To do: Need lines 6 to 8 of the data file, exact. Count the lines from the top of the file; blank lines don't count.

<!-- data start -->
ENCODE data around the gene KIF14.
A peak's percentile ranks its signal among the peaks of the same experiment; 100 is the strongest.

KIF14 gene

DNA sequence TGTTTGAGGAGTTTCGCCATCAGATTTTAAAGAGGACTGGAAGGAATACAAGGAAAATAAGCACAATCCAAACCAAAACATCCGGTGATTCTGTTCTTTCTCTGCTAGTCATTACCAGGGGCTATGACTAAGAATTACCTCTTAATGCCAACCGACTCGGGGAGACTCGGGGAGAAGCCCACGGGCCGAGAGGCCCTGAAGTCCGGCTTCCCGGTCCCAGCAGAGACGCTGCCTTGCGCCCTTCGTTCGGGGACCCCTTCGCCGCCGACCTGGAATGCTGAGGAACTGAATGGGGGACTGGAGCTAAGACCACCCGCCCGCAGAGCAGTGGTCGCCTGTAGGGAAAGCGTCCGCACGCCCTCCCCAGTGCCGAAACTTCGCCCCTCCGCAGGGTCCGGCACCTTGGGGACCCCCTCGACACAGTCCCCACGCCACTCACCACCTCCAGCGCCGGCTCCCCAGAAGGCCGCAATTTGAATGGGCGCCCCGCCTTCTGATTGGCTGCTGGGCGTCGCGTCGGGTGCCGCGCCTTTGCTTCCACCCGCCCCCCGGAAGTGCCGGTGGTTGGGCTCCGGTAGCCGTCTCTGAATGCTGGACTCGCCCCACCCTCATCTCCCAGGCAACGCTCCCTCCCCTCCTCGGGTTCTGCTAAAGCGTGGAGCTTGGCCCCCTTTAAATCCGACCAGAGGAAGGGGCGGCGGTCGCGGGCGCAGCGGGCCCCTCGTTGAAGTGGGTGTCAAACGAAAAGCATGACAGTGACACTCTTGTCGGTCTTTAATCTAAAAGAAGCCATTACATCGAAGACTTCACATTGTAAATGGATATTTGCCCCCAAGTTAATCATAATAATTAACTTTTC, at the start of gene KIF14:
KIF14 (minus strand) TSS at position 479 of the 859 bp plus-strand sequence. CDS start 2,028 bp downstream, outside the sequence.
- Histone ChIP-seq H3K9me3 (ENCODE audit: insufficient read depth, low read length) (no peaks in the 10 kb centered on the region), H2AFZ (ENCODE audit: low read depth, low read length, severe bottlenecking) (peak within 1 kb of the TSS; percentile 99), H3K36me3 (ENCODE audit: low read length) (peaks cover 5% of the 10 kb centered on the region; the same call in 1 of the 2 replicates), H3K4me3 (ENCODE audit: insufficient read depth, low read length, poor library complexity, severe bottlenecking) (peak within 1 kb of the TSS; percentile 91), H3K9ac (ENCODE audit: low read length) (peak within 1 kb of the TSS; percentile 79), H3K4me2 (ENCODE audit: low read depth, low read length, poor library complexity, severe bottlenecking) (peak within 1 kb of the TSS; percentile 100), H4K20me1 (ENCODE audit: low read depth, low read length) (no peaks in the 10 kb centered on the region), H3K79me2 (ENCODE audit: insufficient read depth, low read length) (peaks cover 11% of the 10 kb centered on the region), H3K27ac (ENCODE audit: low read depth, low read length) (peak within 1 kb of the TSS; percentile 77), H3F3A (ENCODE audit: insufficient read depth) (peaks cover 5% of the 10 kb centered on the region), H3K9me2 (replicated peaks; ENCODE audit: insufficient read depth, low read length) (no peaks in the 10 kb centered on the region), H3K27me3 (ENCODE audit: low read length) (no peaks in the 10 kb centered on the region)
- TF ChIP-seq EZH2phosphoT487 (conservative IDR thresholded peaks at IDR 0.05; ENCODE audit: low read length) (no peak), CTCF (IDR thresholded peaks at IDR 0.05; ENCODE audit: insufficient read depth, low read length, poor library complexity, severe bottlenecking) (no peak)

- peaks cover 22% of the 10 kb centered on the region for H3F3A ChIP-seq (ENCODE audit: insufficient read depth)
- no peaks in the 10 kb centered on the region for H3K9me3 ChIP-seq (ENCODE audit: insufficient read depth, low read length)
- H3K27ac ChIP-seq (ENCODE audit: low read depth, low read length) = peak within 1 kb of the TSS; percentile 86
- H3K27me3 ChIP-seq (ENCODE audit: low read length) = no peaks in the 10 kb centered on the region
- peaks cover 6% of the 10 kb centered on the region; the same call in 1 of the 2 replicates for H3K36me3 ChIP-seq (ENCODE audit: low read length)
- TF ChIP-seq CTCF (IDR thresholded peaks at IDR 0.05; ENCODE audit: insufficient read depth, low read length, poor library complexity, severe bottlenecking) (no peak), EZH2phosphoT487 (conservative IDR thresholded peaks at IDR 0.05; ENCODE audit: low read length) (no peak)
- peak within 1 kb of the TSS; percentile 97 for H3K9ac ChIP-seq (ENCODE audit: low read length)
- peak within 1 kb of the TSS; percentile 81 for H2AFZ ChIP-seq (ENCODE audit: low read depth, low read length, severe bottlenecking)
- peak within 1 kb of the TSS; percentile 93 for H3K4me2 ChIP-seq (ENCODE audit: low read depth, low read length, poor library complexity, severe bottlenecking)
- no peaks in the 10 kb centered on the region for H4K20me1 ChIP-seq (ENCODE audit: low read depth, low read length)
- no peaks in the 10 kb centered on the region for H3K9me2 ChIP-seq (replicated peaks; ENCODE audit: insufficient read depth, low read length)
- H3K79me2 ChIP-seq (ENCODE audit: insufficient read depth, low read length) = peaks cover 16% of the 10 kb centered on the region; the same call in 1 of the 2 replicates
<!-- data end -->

- Histone ChIP-seq H3K9me3 (ENCODE audit: insufficient read depth, low read length) (no peaks in the 10 kb centered on the region), H2AFZ (ENCODE audit: low read depth, low read length, severe bottlenecking) (peak within 1 kb of the TSS; percentile 99), H3K36me3 (ENCODE audit: low read length) (peaks cover 5% of the 10 kb centered on the region; the same call in 1 of the 2 replicates), H3K4me3 (ENCODE audit: insufficient read depth, low read length, poor library complexity, severe bottlenecking) (peak within 1 kb of the TSS; percentile 91), H3K9ac (ENCODE audit: low read length) (peak within 1 kb of the TSS; percentile 79), H3K4me2 (ENCODE audit: low read depth, low read length, poor library complexity, severe bottlenecking) (peak within 1 kb of the TSS; percentile 100), H4K20me1 (ENCODE audit: low read depth, low read length) (no peaks in the 10 kb centered on the region), H3K79me2 (ENCODE audit: insufficient read depth, low read length) (peaks cover 11% of the 10 kb centered on the region), H3K27ac (ENCODE audit: low read depth, low read length) (peak within 1 kb of the TSS; percentile 77), H3F3A (ENCODE audit: insufficient read depth) (peaks cover 5% of the 10 kb centered on the region), H3K9me2 (replicated peaks; ENCODE audit: insufficient read depth, low read length) (no peaks in the 10 kb centered on the region), H3K27me3 (ENCODE audit: low read length) (no peaks in the 10 kb centered on the region)
- TF ChIP-seq EZH2phosphoT487 (conservative IDR thresholded peaks at IDR 0.05; ENCODE audit: low read length) (no peak), CTCF (IDR thresholded peaks at IDR 0.05; ENCODE audit: insufficient read depth, low read length, poor library complexity, severe bottlenecking) (no peak)

- peaks cover 22% of the 10 kb centered on the region for H3F3A ChIP-seq (ENCODE audit: insufficient read depth)